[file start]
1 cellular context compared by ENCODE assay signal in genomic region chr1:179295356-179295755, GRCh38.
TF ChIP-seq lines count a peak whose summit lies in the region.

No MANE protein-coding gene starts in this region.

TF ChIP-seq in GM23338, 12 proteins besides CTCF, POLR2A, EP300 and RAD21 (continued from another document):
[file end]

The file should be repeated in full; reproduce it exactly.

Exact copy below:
1 cellular context compared by ENCODE assay signal in genomic region chr1:179295356-179295755, GRCh38.
TF ChIP-seq lines count a peak whose summit lies in the region.

No MANE protein-coding gene starts in this region.

TF ChIP-seq in GM23338, 12 proteins besides CTCF, POLR2A, EP300 and RAD21 (continued from another document):